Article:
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Victory gardens began during World War I when a severe food crisis emerged in Europe as agricultural workers were recruited into military service and farms were transformed into battlefields. The burden of feeding millions of starving people fell to the United States. Americans were encouraged to contribute to the war effort by planting, fertilizing, harvesting, and storing their own fruits and vegetables so that more food could be exported to our allies.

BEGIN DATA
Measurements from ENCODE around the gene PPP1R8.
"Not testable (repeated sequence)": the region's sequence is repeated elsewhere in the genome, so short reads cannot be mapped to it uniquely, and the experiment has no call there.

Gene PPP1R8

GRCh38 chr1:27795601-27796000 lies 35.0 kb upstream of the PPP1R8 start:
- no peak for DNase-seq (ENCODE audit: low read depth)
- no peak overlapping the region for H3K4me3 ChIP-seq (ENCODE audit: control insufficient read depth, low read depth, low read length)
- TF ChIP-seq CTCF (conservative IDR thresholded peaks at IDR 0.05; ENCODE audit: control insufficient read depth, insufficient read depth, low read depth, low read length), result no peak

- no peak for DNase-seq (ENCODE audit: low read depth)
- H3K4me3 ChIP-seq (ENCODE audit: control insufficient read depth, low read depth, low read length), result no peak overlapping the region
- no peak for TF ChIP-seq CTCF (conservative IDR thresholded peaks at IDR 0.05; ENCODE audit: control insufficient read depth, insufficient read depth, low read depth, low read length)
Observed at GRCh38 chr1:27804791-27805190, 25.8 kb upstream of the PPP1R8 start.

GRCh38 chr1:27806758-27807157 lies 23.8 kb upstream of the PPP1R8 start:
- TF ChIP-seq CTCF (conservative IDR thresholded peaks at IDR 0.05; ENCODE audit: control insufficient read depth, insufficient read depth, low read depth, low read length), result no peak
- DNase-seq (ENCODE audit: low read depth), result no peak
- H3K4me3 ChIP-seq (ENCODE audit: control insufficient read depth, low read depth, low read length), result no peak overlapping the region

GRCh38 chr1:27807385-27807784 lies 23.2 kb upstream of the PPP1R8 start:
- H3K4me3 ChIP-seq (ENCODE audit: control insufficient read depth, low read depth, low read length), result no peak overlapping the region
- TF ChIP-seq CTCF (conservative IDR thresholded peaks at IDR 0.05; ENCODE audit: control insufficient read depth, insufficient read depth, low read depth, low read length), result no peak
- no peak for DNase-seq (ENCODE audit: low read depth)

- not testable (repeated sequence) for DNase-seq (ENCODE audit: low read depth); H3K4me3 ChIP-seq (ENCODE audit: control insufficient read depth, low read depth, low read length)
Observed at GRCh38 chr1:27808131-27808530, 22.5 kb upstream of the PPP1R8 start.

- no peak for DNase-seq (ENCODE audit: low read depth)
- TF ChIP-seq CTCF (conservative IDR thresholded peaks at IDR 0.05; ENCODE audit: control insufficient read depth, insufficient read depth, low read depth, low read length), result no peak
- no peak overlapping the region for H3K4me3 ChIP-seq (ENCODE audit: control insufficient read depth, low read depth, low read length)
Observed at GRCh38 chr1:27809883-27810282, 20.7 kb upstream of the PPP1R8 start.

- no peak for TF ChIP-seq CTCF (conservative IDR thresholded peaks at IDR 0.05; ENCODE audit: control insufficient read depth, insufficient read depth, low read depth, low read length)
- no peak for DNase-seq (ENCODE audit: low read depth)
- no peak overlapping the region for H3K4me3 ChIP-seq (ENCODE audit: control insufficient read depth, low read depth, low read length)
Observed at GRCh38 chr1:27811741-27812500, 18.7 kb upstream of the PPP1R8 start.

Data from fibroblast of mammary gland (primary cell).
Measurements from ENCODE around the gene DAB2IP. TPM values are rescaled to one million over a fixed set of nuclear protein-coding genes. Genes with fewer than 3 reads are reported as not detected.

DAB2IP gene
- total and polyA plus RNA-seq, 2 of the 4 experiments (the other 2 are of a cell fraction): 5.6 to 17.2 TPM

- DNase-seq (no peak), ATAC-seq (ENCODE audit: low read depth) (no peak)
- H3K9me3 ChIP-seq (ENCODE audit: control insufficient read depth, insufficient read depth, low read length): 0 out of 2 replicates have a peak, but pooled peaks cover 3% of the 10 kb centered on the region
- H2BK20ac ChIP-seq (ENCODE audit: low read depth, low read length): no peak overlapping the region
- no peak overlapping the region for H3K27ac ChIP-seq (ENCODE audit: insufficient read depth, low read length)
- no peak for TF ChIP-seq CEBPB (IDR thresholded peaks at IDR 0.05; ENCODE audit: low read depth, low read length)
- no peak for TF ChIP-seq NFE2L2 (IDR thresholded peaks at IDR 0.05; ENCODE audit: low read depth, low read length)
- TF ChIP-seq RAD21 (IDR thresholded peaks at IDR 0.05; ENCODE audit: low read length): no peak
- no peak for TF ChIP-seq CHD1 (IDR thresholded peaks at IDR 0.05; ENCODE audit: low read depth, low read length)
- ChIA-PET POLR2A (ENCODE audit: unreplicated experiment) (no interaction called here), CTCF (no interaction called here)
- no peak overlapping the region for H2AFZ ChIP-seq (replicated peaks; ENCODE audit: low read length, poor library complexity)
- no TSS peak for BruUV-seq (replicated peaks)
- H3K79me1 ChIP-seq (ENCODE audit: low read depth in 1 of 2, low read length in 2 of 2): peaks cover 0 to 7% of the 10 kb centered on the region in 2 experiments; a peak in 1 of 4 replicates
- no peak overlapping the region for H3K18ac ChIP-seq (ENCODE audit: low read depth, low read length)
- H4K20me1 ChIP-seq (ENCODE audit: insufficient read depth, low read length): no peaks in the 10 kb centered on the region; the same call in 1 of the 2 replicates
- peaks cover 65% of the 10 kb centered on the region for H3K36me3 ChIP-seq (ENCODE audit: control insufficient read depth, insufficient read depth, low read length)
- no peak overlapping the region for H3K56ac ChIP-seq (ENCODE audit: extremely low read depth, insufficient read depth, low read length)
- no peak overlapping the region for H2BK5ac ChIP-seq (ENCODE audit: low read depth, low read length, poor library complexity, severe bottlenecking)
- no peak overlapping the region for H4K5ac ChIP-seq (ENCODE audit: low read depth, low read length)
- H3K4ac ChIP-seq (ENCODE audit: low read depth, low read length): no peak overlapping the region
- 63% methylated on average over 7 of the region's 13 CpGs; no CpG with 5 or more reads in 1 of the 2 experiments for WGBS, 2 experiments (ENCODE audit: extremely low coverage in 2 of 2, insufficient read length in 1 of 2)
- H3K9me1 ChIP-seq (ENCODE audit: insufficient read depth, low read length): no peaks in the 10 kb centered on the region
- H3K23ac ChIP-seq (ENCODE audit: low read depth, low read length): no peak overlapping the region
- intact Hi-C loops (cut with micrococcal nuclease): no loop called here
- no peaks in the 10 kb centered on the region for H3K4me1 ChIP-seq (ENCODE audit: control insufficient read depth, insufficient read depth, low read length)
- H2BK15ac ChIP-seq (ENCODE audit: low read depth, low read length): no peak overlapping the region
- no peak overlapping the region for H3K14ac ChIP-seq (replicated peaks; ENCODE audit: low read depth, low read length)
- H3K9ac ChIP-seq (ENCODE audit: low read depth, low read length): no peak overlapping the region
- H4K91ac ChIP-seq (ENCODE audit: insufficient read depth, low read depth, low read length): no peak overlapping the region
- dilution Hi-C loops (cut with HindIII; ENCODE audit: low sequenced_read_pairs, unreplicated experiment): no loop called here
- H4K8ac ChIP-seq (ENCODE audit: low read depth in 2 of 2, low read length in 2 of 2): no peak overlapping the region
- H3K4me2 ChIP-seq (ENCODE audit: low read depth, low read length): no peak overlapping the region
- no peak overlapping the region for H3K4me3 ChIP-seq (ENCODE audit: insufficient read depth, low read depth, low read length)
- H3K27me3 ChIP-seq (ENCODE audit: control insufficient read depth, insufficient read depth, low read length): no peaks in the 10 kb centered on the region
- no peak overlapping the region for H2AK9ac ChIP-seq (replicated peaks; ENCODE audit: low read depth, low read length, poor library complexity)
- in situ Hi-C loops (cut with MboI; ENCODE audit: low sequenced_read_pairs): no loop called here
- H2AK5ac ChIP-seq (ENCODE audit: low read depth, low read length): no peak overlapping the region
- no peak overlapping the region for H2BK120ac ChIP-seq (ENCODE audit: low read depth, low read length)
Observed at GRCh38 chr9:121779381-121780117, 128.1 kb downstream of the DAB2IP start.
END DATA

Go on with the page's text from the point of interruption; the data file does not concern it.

When the United States was drawn into the Second World War, victory gardens began to reemerge as a way to boost morale and patriotism. With the introduction of food rationing in the United States in the spring of 1942, Americans had an even greater incentive to grow their own fruits and vegetables in whichever locations they could find: small flower boxes, apartment rooftops, backyards or deserted lots of any size. Amid protests from the Department of Agriculture, Eleanor Roosevelt even planted a victory garden on the White House lawn.